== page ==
Wild pomegranate seeds are used as a spice known as anardana (from Persian: anar+dana, pomegranate+seed), most notably in Indian and Pakistani cuisine, but also as a substitute for pomegranate syrup in Persian cuisine. Dried whole arils can often be obtained in ethnic Indian subcontinent markets. These seeds are separated from the flesh, dried for 10-15 days and used as an acidic agent for chutney and curry preparation. Ground anardana is also used, which results in a deeper flavouring in dishes and prevents the seeds from getting stuck in teeth. Seeds of the wild pomegranate variety known as daru from the Himalayas are regarded as quality sources for this spice.

Dried pomegranate arils, found in some natural specialty food markets, still contain the seed and residual aril water, maintaining a natural sweet and tart flavor. Dried arils can be used in several culinary applications, such as trail mix, granola bars, or as a topping for salad, yogurt, or ice cream. Chocolate covered arils, also available in gourmet food stores like Trader Joes, may be added to desserts and baked items.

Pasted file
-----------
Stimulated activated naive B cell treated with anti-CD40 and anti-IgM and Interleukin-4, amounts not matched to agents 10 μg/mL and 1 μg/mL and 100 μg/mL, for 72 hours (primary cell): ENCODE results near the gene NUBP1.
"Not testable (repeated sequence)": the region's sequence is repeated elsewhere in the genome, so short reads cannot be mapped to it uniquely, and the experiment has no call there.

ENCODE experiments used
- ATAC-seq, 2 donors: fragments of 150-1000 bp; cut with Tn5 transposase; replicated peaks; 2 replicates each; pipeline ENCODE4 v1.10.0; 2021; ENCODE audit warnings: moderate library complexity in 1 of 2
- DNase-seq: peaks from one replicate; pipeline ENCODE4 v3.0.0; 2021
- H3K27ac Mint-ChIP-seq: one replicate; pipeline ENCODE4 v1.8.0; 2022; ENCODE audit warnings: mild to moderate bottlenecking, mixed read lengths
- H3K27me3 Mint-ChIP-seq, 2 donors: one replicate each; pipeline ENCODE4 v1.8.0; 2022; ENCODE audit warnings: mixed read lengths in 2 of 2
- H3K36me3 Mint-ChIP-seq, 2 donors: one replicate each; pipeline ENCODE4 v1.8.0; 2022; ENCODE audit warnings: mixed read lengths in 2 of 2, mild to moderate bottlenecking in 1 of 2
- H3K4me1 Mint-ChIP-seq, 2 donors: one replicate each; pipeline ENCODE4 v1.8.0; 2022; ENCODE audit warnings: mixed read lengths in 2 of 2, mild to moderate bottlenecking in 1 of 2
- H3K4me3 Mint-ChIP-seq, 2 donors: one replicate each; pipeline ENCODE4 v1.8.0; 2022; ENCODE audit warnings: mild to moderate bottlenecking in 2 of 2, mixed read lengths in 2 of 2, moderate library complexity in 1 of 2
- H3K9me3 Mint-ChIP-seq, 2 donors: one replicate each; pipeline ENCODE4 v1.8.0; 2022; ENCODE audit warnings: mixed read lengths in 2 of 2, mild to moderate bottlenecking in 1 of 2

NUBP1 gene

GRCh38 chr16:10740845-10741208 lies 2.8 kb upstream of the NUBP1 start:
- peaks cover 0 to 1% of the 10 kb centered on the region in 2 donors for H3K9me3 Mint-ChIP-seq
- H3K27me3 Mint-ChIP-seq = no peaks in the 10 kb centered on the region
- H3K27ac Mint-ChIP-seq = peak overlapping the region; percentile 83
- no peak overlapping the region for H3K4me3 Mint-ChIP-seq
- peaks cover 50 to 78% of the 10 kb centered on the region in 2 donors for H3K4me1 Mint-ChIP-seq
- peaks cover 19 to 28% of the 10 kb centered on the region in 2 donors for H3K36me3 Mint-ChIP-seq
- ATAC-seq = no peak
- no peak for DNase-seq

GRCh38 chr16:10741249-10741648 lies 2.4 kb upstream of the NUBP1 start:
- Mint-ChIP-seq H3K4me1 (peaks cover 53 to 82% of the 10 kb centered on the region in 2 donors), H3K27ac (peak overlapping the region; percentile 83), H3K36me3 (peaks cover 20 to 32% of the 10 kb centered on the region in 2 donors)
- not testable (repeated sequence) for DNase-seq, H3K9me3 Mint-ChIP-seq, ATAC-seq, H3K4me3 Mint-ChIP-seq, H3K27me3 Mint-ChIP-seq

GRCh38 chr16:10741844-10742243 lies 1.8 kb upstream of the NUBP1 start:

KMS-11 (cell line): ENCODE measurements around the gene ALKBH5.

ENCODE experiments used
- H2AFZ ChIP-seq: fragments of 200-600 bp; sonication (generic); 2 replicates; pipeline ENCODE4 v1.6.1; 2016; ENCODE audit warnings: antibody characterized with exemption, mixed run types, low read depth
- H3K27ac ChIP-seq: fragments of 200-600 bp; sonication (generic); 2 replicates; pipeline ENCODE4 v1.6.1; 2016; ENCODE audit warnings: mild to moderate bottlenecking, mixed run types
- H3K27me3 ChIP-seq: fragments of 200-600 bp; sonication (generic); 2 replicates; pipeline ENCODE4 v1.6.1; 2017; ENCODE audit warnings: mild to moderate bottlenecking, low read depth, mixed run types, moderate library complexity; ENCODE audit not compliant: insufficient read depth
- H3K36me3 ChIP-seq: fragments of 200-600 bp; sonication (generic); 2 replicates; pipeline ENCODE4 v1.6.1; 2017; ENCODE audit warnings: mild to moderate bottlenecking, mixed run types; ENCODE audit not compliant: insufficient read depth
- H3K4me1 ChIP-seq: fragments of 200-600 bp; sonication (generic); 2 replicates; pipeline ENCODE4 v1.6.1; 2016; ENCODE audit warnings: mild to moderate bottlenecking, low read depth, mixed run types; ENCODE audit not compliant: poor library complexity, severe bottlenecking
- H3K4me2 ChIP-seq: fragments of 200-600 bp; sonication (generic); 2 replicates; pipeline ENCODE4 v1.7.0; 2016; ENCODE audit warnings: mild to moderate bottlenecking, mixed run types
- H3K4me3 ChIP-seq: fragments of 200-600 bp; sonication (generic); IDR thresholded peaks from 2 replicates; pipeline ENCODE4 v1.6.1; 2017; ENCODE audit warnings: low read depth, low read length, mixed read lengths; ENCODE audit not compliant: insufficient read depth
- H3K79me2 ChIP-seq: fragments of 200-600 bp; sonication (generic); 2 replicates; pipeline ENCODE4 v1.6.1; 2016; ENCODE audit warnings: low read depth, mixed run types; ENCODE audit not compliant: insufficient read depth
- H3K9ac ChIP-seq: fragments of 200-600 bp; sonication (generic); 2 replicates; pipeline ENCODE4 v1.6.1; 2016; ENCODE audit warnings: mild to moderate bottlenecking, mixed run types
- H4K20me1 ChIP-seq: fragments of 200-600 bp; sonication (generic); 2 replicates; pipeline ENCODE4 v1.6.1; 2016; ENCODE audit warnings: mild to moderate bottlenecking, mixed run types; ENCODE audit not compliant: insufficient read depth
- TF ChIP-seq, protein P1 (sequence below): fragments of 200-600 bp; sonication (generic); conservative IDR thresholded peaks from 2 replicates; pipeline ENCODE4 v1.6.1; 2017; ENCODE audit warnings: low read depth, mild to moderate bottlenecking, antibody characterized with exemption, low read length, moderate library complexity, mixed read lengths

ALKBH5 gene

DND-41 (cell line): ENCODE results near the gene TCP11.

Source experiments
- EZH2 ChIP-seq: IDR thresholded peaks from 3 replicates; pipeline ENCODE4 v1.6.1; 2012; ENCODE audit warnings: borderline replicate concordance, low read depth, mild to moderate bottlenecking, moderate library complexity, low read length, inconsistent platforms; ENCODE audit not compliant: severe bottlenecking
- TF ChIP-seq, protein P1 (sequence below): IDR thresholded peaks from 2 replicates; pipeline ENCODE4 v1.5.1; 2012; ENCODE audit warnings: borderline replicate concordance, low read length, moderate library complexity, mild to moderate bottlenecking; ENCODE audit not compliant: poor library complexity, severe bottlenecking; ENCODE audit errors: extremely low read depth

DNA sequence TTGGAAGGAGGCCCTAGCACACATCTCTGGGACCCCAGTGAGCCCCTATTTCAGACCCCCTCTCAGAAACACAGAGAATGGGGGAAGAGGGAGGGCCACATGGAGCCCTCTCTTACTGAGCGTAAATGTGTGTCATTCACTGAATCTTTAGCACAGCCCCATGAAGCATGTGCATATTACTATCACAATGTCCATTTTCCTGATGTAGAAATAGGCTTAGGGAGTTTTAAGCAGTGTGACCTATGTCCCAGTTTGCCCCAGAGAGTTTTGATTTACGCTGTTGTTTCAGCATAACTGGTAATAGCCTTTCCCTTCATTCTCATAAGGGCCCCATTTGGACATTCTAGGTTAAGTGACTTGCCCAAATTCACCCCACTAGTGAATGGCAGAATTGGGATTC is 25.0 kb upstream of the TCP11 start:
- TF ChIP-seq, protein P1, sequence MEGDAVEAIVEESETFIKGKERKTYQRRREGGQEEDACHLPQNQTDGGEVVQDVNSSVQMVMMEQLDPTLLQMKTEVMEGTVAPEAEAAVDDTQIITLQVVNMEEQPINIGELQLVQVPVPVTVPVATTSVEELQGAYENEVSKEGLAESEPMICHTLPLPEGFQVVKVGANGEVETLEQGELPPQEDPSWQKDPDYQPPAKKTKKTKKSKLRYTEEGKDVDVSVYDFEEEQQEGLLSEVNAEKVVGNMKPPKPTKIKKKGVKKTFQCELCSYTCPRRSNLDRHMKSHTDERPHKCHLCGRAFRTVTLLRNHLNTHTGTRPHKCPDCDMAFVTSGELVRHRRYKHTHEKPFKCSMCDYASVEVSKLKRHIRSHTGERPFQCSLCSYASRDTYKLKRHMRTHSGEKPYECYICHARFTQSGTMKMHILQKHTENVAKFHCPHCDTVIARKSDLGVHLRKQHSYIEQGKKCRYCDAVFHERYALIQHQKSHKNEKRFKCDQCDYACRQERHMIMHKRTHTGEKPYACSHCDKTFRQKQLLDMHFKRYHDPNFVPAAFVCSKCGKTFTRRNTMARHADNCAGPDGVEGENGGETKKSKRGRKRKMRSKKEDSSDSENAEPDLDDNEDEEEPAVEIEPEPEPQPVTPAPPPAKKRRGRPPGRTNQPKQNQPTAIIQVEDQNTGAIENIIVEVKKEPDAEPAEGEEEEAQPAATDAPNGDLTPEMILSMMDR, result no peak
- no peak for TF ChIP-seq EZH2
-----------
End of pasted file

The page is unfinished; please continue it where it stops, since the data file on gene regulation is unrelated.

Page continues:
In the Caucasus, pomegranate is used mainly as juice. In Azerbaijan a sauce from pomegranate juice (narsharab) is usually served with fish or tika kabab. In Turkey, pomegranate sauce, (Turkish: nar ekşisi) is used as a salad dressing, to marinate meat, or simply to drink straight. Pomegranate seeds are also used in salads and sometimes as garnish for desserts such as güllaç. Pomegranate syrup or molasses is used in muhammara, a roasted red pepper, walnut, and garlic spread popular in Syria and Turkey.

In Greece, pomegranate is used in many recipes, including kollivozoumi, a creamy broth made from boiled wheat, pomegranates and raisins, legume salad with wheat and pomegranate, traditional Middle Eastern lamb kebabs with pomegranate glaze, pomegranate eggplant relish, and avocado-pomegranate dip. Pomegranate is also made into a liqueur and popular fruit confectionery used as ice cream topping or mixed with yogurt or spread as jam on toast. In Cyprus as well as in Greece and among the Greek Orthodox Diaspora, it is used to make kolliva, a mixture of wheat, pomegranate seeds, sugar, almonds and other seeds served at memorial services.

Prominence in Ayurvedic medicine

In the Indian subcontinent's ancient Ayurveda system of medicine, the pomegranate has extensively been used as a source of traditional remedies for thousands of years.